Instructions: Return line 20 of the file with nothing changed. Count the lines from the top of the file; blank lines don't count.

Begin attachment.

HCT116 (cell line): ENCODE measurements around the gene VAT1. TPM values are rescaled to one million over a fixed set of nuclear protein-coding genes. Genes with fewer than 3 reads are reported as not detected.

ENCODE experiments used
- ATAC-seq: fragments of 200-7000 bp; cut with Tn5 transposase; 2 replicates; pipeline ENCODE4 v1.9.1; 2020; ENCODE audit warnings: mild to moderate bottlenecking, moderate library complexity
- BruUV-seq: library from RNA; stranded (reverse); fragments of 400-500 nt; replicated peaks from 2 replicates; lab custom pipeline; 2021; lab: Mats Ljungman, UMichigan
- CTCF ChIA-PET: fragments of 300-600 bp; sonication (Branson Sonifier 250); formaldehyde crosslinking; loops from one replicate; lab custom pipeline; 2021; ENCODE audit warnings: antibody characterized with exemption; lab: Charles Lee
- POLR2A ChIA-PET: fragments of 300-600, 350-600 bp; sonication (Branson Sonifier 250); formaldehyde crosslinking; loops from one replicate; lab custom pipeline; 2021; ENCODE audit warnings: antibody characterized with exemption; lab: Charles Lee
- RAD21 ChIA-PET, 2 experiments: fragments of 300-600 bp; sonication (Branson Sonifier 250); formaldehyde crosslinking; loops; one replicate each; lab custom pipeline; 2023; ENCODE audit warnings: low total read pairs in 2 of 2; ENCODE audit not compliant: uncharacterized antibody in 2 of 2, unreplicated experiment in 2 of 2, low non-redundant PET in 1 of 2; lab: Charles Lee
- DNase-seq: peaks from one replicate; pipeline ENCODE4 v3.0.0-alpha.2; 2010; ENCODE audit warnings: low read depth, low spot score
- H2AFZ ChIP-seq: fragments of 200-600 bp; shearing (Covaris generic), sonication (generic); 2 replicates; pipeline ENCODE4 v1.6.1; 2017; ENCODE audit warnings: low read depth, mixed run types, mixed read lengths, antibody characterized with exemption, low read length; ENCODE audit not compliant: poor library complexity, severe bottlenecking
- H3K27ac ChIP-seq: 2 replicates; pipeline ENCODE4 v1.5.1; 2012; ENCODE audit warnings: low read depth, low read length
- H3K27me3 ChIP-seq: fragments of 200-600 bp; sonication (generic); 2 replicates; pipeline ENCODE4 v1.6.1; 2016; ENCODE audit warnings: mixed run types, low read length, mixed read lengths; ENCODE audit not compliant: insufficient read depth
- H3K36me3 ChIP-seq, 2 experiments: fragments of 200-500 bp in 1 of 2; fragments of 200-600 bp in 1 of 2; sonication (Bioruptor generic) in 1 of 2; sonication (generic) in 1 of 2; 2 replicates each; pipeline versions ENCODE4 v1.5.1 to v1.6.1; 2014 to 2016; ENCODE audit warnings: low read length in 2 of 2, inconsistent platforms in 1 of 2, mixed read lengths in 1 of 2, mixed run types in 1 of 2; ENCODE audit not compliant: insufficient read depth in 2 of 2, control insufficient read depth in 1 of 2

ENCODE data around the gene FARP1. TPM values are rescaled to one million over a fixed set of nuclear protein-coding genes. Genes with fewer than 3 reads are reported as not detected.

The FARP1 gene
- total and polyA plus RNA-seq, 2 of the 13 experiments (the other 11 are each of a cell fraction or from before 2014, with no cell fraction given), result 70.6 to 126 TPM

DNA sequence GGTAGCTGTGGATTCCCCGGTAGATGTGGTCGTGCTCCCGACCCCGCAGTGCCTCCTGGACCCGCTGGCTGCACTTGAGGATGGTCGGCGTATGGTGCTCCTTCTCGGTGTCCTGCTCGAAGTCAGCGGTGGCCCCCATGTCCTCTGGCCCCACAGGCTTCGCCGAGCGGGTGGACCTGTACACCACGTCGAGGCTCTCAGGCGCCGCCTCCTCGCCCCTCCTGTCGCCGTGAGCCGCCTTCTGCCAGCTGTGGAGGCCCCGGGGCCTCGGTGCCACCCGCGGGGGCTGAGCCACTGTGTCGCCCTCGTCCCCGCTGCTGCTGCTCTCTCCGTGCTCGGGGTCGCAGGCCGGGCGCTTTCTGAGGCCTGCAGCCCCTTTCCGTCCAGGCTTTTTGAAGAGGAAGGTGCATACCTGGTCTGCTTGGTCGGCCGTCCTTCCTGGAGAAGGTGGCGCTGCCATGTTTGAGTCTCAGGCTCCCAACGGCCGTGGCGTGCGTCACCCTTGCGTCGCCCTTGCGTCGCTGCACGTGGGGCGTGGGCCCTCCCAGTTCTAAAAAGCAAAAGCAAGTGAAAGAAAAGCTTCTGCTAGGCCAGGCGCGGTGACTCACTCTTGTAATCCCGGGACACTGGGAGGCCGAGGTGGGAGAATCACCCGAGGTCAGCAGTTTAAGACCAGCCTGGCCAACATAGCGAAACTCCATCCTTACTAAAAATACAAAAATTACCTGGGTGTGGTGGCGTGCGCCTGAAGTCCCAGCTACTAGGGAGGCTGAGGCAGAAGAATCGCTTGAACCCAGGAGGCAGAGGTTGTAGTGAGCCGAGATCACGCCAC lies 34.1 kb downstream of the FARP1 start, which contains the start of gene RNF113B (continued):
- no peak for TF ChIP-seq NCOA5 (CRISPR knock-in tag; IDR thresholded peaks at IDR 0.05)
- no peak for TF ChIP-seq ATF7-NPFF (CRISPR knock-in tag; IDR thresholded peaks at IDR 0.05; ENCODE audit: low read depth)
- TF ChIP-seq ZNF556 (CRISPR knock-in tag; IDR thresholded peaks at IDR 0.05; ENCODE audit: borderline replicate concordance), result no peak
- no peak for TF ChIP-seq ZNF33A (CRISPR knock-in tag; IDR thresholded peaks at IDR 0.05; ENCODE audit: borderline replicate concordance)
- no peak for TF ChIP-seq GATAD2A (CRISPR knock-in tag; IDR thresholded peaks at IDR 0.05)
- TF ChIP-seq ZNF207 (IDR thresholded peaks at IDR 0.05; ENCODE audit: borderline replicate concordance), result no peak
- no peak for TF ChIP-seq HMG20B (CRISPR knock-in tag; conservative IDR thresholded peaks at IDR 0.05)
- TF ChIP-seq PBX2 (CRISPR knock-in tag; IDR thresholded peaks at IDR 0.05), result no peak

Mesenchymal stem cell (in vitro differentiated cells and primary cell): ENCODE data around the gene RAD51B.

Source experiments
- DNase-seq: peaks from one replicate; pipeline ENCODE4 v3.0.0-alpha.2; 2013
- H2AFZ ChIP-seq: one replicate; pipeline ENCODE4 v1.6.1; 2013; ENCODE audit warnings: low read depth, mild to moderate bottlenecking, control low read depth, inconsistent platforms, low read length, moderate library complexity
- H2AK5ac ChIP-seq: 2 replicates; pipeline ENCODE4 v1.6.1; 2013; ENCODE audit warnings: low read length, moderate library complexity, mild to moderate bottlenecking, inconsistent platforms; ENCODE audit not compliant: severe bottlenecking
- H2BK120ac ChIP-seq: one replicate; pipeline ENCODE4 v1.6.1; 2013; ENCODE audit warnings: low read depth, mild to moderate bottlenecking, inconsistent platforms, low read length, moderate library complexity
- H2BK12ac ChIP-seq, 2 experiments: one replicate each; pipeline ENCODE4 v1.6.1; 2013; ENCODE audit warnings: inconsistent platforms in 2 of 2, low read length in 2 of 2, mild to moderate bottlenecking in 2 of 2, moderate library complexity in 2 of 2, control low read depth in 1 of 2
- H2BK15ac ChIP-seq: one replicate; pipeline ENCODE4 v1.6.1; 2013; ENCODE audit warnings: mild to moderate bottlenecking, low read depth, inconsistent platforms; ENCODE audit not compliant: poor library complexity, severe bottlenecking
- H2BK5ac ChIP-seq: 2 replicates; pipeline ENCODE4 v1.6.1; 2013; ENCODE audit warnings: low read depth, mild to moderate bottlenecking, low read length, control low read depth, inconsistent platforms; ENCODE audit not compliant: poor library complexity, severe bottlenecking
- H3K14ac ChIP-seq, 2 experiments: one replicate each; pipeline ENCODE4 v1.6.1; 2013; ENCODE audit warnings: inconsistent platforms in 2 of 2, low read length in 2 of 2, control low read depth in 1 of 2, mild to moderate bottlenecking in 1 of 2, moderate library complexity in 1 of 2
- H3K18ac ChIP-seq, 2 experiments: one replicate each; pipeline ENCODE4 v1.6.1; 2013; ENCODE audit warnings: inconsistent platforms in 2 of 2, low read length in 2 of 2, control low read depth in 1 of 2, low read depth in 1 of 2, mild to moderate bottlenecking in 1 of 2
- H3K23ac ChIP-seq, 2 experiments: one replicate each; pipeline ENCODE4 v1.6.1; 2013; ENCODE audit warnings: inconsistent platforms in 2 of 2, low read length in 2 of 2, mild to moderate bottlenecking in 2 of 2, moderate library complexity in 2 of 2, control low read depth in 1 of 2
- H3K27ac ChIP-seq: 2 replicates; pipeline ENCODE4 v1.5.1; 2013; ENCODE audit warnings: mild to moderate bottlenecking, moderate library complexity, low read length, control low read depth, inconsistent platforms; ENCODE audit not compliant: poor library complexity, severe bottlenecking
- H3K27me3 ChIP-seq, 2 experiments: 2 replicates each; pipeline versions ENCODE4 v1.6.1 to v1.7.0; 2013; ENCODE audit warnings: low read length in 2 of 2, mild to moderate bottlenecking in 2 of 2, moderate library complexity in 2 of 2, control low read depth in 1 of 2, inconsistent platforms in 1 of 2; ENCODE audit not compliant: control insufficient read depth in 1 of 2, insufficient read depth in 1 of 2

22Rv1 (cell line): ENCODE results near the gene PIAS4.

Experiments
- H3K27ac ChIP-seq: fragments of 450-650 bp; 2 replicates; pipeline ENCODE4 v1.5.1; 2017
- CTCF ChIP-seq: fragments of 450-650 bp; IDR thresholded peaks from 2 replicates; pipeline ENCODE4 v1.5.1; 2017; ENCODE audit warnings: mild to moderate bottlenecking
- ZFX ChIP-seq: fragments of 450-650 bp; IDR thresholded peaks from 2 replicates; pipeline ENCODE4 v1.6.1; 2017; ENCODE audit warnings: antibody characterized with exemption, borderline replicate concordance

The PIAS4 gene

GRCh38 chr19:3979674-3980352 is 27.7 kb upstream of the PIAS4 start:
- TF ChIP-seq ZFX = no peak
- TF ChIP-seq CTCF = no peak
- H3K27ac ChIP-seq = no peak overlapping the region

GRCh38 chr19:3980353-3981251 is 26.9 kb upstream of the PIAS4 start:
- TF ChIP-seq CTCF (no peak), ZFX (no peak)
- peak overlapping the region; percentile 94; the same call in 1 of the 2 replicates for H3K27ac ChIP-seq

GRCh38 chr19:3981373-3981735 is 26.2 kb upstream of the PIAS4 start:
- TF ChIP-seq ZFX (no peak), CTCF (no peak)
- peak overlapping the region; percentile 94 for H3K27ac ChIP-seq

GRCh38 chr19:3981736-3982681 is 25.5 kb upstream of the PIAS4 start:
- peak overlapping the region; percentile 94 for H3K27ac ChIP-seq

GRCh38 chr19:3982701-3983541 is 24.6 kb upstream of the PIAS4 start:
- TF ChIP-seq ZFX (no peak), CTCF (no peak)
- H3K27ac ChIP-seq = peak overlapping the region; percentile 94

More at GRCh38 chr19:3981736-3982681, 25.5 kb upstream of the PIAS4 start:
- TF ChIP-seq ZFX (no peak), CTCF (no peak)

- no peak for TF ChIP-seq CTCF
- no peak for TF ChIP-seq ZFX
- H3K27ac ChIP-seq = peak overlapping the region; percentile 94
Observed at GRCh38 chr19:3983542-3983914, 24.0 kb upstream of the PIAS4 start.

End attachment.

- no peak for TF ChIP-seq ZNF33A (CRISPR knock-in tag; IDR thresholded peaks at IDR 0.05; ENCODE audit: borderline replicate concordance)